New year, new you: 5 steps to kick-starting a healthier life
A new year symbolizes a fresh start: 365 days of nothing but promise ahead of you. It also means you’ll likely make a resolution you won’t be able to keep past March. But all that can change for 2017. (InfoWire.dk / Flickr)
A new year symbolizes a fresh start: 365 days of nothing but promise ahead of you. It also means you’ll likely make a resolution you won’t be able to keep past March. But all that can change for 2017.
When people make a resolution about their health, they tend to focus on a single improvement, such as losing weight. But according to Dr. Esther Konigsberg, MD and Medical Director of Integrative Medicine Consultants Inc., you should strive towards a healthy lifestyle overall rather than zeroing in on any one aspect.
“You want your foundation to be strong and the only way to create a strong one is to be as healthy as possible,” she says. “There is a huge amount of scientific evidence proving that if you exercise and eat well, all the risk factors for diseases dramatically drop.”
She adds that the key to sticking with your resolution is to slowly incorporate the new activities into your life so that it’s easier to turn them habits. “It doesn’t have to be overwhelming,” she says. “Just set the intention and balance out how to factor the healthier habits into your already-busy life without causing more stress.” She has pinpointed five specific changes you can incorporate into your routine to develop a healthier lifestyle for the new year and beyond.
1. Make exercise a routine activity
After all the indulgences of the holidays, being active is more important than ever. You need a minimum of 150 minutes of cardio per week to improve your health. The good news is that the payoff is huge – and it’s more than just a trim waistline and toned legs.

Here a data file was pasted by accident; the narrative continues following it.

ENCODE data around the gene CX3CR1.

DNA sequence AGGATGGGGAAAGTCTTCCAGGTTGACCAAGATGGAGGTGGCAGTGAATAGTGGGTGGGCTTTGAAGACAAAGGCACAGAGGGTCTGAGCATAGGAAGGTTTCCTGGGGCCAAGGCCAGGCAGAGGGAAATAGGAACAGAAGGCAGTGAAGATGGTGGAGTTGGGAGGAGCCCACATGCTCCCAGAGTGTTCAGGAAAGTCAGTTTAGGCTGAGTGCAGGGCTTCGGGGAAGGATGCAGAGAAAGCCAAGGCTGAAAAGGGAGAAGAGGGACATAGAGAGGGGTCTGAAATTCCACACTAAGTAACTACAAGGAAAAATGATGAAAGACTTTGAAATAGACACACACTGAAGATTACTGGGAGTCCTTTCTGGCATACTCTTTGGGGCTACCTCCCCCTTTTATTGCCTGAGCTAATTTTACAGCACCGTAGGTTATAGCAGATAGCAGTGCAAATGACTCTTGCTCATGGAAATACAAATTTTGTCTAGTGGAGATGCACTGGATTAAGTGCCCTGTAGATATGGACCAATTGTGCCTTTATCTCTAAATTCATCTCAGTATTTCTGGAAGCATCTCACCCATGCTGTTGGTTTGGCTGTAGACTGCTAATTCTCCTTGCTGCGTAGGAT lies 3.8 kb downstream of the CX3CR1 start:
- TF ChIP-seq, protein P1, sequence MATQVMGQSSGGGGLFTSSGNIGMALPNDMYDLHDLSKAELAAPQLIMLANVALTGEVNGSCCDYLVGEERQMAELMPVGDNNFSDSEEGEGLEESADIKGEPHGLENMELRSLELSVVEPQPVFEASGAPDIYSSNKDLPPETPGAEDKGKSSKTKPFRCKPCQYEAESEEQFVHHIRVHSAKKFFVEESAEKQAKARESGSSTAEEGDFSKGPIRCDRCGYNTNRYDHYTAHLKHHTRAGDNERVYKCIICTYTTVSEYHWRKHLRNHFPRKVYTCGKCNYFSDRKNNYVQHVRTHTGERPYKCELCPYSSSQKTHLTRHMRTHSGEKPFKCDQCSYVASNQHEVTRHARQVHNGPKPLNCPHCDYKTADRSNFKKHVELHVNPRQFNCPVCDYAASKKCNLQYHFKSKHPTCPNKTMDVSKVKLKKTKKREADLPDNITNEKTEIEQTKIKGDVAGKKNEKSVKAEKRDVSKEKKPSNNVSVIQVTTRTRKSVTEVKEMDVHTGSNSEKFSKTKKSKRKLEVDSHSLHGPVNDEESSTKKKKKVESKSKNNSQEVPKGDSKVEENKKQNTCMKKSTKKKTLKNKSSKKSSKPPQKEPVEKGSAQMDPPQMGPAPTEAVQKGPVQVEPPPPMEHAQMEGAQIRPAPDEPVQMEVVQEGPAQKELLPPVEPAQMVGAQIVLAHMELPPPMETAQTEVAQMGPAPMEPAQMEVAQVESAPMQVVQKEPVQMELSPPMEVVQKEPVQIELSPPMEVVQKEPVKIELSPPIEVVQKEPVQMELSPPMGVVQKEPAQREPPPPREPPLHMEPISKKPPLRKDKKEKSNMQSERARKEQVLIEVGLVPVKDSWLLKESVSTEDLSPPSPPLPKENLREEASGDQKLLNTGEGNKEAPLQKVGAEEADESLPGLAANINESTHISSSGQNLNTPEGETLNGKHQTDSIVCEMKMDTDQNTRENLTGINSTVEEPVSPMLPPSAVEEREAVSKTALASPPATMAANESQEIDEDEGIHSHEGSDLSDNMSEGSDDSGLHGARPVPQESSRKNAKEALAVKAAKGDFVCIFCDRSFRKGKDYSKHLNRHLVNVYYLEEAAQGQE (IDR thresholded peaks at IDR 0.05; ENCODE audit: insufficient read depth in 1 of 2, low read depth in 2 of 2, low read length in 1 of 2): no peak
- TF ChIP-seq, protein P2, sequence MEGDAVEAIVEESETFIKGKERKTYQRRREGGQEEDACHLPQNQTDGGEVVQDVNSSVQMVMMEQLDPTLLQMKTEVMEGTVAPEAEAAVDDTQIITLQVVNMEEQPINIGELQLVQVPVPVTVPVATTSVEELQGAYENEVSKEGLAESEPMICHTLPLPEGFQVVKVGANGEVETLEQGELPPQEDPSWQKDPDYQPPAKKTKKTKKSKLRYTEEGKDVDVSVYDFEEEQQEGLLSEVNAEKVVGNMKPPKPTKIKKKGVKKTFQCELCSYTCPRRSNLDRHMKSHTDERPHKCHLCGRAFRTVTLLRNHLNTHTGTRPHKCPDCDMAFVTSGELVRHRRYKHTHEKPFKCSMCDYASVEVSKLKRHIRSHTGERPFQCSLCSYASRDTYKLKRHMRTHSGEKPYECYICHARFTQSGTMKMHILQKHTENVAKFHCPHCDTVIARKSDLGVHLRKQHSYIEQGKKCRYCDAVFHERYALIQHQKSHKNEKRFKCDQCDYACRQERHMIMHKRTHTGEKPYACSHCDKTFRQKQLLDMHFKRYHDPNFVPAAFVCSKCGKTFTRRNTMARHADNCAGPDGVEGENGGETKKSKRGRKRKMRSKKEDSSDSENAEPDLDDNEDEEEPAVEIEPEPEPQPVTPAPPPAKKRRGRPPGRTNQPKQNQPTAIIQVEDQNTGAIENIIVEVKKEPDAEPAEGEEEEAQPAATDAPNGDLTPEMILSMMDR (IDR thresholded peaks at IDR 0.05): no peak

According to Dr. Konigsberg, studies show that with regular exercise, there is up to a 50 per cent reduction for many diseases, such as colon cancer, breast cancer, heart disease, diabetes, and Alzheimer’s.
Don’t fret if you don’t have hours to spend at the gym; it’s all about fitting the workouts into your schedule. If you’re a commuter, get off before your stop and go by foot the rest of the way. Taking a lunch break? Spend 30 minutes of it on a walk.
If your kids are at hockey practice, jog laps around the rink while they work on their slap shots. If 30 minutes is still too tricky, consider breaking up your workouts into 20-minute sprints throughout the week. Always workout to your maximum effort – you should have difficulty speaking as you’re exercising.
2. Make the most of your sleep
When you sleep, your body repairs itself. Aim to be in bed no later than 10:30 p.m., as the body restores itself the most during the hours before midnight. To prep yourself for a better rest, refrain from watching television and keep your mobile devices far from your bedroom.
“Even with your eyes closed, the lights from the devices penetrate through your lids and stimulate your pineal glands, which secrete melatonin, and disrupt them,” says Dr. Konigsberg. “Proper melatonin levels are important to the quality of your sleep.” She adds that getting enough rest can also affect your metabolism. “Those who go to sleep later slow their metabolism and are more prone to gaining weight,” she says.